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calling system with linux and C

Link to this post 27 Aug 11

I think we got things messed up a bit in this thread.

I don't think actual syscalls as these: http://syscalls.kernelgrok.com/ has much to do with it.

You can read more about system calls at:
http://en.wikipedia.org/wiki/System_call

This is what we talking about:

... system is a function used to execute subprocesses and commands ...

http://en.wikipedia.org/wiki/System_%28C_standard_library%29

So you can use it to run non C commands, witch I was trying to say earlier. And then it all depends on what system and whats installed so you don't want to use it if you can avoid it and if you need portability.

This works in Linux:


#include <stdio.h> // requred for printf.
#include <stdlib.h> // required for system.

// See http://en.wikipedia.org/wiki/System_%28C_standard_library%29

int main( int argc, char *argv[] ){
printf ("Text to print.");
getchar();
system("clear"); // clear is a terminal command in Linux. /usr/bin/clear
return 0;
}

Helpful list of C functions:
http://en.wikipedia.org/wiki/List_of_C_functions

Link to this post 30 Aug 11

I don't think so, the "pause" button will work in terminal. And as Marc and Aron mentioned, there is a BIG difference when running a program in different platforms.

I don't know why you are using W******s to do 'C' progamming.

Use Linux terminal, where the C language itself developed/Enhanced.

Well, according to me,


nread=read(,,,,)

is a system call. Not,

system("clear")

Because, "system" is a library, which can be used to execute any shell commands from program,if we want. So, I won't say "system" is a system call. just my opinion Aron.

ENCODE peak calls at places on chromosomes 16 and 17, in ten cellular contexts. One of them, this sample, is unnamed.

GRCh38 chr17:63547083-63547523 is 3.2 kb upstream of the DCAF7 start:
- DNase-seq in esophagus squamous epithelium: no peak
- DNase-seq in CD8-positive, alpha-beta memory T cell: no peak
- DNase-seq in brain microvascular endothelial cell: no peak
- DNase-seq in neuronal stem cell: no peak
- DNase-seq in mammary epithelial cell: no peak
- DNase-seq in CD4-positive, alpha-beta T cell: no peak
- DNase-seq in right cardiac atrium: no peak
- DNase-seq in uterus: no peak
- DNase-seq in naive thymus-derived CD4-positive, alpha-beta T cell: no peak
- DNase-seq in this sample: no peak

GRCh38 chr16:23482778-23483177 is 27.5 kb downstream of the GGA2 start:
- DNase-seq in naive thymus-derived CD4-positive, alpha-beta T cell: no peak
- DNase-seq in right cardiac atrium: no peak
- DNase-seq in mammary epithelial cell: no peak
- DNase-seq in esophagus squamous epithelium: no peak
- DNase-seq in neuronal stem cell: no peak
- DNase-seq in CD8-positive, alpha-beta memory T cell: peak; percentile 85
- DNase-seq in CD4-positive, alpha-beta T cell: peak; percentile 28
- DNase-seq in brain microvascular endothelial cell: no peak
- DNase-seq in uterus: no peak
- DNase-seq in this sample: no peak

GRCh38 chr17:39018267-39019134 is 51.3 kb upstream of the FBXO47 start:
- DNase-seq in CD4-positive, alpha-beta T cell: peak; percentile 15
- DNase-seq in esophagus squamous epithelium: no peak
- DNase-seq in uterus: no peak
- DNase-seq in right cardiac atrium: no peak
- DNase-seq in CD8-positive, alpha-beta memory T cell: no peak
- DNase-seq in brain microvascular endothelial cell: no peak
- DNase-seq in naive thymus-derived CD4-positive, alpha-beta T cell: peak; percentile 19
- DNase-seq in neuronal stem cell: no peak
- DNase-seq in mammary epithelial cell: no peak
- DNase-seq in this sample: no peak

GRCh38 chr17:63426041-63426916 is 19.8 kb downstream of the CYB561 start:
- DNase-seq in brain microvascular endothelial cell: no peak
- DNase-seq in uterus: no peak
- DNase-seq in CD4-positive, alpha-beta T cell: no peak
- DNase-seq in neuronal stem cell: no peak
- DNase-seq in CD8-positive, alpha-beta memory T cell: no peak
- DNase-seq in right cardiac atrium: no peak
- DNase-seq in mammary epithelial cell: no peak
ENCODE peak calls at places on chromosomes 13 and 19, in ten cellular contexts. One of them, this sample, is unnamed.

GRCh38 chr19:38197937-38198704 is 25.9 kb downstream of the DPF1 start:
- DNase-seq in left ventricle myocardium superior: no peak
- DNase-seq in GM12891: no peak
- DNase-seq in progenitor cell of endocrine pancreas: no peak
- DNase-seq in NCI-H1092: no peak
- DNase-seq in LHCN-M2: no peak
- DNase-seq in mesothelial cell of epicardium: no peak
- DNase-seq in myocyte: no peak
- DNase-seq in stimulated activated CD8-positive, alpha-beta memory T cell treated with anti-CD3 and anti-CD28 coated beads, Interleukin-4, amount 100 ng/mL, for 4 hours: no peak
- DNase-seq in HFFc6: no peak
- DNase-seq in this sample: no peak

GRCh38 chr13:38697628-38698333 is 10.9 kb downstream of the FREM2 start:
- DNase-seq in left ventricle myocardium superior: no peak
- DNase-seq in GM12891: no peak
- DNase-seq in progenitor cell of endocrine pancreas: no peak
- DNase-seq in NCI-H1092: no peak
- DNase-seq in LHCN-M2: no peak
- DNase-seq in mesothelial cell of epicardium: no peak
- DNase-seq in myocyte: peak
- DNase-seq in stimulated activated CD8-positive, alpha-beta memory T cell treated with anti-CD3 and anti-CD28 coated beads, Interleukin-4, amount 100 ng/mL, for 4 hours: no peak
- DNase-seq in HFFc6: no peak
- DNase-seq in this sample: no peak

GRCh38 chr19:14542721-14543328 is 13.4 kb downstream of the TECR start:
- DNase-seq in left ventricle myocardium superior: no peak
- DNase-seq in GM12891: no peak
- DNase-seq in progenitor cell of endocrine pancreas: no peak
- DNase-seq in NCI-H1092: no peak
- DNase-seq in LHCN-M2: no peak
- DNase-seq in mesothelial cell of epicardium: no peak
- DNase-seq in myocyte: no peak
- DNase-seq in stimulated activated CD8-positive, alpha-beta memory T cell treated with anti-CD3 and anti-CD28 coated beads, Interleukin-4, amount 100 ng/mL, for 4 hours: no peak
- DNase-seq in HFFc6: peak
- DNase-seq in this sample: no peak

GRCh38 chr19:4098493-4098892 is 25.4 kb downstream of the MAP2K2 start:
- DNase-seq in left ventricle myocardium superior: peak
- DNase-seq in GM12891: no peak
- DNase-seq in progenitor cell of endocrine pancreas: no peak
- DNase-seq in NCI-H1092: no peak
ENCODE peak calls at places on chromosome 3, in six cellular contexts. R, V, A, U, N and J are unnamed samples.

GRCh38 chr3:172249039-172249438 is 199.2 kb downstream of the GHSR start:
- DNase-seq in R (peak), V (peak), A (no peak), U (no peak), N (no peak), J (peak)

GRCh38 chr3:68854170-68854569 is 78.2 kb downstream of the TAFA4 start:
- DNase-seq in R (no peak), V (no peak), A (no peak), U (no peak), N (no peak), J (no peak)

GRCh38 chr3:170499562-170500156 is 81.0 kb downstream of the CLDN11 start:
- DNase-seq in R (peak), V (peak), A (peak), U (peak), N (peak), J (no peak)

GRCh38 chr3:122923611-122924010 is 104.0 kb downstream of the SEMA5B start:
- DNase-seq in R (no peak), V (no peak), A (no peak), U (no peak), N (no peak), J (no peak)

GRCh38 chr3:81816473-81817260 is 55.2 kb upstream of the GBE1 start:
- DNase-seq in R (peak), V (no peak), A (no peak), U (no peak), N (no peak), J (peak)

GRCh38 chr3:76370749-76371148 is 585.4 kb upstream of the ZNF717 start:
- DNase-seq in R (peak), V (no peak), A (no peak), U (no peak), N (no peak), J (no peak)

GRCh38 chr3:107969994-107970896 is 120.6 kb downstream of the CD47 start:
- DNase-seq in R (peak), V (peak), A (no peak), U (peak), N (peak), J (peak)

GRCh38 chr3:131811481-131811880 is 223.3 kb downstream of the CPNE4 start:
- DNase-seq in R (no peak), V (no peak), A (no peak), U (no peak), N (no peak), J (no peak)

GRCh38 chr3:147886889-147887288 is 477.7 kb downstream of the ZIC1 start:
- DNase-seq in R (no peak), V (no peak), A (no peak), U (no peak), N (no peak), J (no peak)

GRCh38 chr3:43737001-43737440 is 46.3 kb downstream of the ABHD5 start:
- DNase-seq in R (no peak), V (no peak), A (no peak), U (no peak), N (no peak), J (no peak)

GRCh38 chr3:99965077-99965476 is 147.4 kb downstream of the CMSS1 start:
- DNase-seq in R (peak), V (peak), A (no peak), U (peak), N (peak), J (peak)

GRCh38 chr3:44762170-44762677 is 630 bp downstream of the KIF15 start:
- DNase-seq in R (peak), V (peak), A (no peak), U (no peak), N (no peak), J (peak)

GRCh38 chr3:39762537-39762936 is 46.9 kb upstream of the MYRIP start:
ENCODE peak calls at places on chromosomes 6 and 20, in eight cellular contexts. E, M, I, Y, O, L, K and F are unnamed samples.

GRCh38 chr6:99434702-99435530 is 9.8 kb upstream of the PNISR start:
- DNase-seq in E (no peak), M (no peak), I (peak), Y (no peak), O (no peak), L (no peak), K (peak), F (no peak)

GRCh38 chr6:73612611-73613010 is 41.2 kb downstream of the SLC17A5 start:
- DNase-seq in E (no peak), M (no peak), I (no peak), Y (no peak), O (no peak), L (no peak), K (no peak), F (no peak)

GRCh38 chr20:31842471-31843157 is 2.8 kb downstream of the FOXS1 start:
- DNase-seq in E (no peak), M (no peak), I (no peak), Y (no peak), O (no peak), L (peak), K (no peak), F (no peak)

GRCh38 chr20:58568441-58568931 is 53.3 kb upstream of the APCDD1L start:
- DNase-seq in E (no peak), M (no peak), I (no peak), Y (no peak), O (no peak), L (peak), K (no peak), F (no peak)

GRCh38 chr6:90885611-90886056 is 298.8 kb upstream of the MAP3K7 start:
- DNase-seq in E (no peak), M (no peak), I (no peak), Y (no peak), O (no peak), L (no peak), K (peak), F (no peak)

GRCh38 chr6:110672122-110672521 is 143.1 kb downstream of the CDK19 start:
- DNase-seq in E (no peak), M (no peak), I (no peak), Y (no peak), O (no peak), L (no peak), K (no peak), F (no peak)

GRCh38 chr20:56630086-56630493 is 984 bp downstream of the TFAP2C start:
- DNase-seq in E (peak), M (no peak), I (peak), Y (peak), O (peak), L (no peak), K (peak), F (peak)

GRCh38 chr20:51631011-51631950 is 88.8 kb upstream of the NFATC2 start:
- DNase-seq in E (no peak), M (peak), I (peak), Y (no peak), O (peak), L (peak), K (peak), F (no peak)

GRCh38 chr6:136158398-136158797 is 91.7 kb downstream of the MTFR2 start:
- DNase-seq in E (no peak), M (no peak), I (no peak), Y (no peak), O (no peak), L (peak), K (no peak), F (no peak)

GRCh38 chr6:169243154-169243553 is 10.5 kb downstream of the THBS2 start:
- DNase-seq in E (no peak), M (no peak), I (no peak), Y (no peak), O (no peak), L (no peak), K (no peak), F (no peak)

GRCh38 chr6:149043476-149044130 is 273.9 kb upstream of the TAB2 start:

And thanks for the link Aron.

Richard, if you want Dennis Ritchie book soft copy, let me to know. I have that.

Thanks

Link to this post 30 Aug 11

A syscall is calling something that the kernel does, isn't it?

Link to this post 31 Aug 11

marc wrote:

A syscall is calling something that the kernel does, isn't it?

yes. To be more specific, system call is the entry ticket/point to the Kernel space from the user space. Mostly, we should avoid using system calls, unless we know , what we are doing. Always there should be a remedy option to achieve those things. Like , dmesg, passwd etc.

But, if we are doing coding work, then most of the time we need to play with system call. That will be interesting :lol:

Link to this post 01 Sep 11

chekkizhar wrote:


Because, "system" is a library, which can be used to execute any shell commands from program,if we want. So, I won't say "system" is a system call. just my opinion Aron.

Ok so we have the same opinion, did I miss something?

chekkizhar wrote:


Well, according to me,
[code]
nread=read(,,,,)
[/code]
is a system call.

I don't agree with you on that, it's a C wrapper function to a system call.

It should be noted that the terms "system call" and "syscall" are often incorrectly used to refer to the aforementioned C standard library functions, particularly those that act as a wrapper to corresponding system calls with the same name.

http://en.wikipedia.org/wiki/System_call#The_library_as_an_intermediary

chekkizhar wrote:


And thanks for the link Aron.

Richard, if you want Dennis Ritchie book soft copy, let me to know. I have that.

Happy provider of links :)

I have planed to get a hard copy of K&R in a long time, I have to buy it one day.
I guess that soft copy is copyrighted right?

Link to this post 01 Sep 11

asedt wrote:


[b]chekkizhar wrote:[/b]
[quote]
Well, according to me,
[code]
nread=read(,,,,)
[/code]
is a system call.


I don't agree with you on that, it's a C wrapper function to a system call.

[/quote]
well, fread-->read-->sys_read. This is the internal flow. And upto I know, read is a system call . One more easy way to agree.

#man read

will open read man page, well second category[page]
and

#man man

will tell, second page is for system call. ;) Easy right?


I have planed to get a hard copy of K&R in a long time, I have to buy it one day.
I guess that soft copy is copyrighted right?

I have sent one copy to your mail id. No need to waste your valuable money. If you feel anything important, you can take that page alone a print out, for example operator precedence table. :)

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